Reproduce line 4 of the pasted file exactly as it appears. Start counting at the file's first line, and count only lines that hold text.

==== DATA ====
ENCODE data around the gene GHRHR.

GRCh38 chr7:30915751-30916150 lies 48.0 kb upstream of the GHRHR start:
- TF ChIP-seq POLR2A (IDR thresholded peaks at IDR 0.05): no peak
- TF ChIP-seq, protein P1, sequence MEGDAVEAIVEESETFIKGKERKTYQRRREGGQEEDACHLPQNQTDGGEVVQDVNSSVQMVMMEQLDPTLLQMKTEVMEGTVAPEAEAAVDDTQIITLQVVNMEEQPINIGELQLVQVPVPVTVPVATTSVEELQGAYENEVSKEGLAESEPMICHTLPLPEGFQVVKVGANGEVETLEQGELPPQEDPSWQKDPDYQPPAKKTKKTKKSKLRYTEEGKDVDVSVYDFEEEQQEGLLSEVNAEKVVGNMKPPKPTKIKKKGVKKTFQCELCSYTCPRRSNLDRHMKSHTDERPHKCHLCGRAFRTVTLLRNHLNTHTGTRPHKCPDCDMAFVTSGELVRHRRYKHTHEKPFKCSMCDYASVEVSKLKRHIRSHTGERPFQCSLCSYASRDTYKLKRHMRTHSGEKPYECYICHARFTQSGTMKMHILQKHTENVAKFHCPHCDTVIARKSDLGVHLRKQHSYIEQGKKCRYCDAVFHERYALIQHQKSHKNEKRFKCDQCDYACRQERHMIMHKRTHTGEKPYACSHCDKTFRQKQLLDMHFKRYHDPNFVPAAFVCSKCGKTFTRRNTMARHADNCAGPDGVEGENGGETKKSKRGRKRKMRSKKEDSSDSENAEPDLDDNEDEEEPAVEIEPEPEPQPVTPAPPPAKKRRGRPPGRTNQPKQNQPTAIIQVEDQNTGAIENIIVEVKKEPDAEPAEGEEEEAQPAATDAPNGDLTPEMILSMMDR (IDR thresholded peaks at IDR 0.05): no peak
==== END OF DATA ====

- TF ChIP-seq, protein P1, sequence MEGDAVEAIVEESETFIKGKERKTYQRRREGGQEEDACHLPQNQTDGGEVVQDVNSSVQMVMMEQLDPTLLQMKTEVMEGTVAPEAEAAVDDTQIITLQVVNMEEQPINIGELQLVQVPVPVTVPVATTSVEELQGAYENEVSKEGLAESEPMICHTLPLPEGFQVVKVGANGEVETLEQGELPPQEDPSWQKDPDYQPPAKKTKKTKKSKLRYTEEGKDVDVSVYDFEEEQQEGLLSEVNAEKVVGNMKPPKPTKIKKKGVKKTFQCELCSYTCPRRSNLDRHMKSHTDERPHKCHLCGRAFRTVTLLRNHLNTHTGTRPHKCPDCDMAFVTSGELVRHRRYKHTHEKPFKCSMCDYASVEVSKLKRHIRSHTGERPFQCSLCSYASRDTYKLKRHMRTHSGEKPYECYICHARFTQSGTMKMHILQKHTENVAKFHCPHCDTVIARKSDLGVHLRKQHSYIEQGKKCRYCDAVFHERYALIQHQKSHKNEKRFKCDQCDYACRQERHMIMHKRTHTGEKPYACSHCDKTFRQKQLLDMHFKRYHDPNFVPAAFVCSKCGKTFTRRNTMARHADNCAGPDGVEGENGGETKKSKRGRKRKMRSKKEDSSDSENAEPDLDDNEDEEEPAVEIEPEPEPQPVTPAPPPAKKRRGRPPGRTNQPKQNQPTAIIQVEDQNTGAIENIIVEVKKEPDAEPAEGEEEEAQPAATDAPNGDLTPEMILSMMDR (IDR thresholded peaks at IDR 0.05): no peak